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Predicting User Dropouts from their Online Learning Behavior

Parisa Shayan; Menno van Zaanen; Martin Atzmueller
In: Proc. International Conference on Discovery Science. International Conference on Discovery Science, , Springer, 2022.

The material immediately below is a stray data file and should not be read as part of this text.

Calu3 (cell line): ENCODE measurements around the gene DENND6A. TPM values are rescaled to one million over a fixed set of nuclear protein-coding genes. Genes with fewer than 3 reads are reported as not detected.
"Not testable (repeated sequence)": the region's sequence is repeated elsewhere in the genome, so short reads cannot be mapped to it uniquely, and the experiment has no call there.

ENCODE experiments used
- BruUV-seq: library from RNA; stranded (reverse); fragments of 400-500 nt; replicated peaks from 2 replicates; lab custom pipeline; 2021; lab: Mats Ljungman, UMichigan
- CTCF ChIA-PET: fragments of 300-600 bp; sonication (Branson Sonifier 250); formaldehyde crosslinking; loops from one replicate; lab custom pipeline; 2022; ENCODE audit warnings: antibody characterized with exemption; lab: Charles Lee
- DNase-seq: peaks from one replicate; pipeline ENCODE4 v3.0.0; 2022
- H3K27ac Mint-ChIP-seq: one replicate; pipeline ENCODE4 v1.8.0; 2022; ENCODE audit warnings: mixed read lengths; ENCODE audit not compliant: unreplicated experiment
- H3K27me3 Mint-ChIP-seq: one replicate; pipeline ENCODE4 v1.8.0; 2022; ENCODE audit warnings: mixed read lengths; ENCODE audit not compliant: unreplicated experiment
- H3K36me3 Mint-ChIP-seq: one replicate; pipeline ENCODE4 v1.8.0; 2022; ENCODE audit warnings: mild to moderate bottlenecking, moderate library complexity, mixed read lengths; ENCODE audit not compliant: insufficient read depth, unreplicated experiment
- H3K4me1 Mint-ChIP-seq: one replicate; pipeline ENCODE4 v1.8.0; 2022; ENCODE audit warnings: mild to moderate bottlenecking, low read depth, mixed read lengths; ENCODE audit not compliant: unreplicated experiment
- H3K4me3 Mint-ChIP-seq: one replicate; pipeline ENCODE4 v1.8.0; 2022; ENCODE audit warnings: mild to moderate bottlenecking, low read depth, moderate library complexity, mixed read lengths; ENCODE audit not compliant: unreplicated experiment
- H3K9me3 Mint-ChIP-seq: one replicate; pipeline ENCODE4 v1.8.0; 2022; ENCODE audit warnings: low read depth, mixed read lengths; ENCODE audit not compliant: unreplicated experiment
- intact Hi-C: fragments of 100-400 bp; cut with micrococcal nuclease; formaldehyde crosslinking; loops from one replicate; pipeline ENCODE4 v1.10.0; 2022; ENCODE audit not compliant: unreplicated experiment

The Covid-19 pandemic, which required more people to work and learn remotely, emphasized the benefits of online learning. However, these online learning environments, which are typically used on an individual basis, can make it difficult for many to finish courses effectively. At the same time, online learning allows for the monitoring of users, which may help to identify learners who are struggling. In this article, we present the results of a set of experiments focusing on the early prediction of user drop out, based on data from the New Heroes Academy, a learning center providing online courses. For measuring the impact of user behavior over time with respect to user drop out, we build a range of random forest classifiers. Each classifier uses all features, but the feature values are calculated from the day a user starts a course up to a particular day. The target describes whether the user will finish the course or not. Our experimental results (using 10-fold cross-validation) show that the classifiers provide good results (over 90% accuracy from day three with somewhat lower results for the classifiers for day one and two). In particular, the time-based and action-based features have a major impact on the performance, whereas the start-based feature is only important early on (i.e., during day one).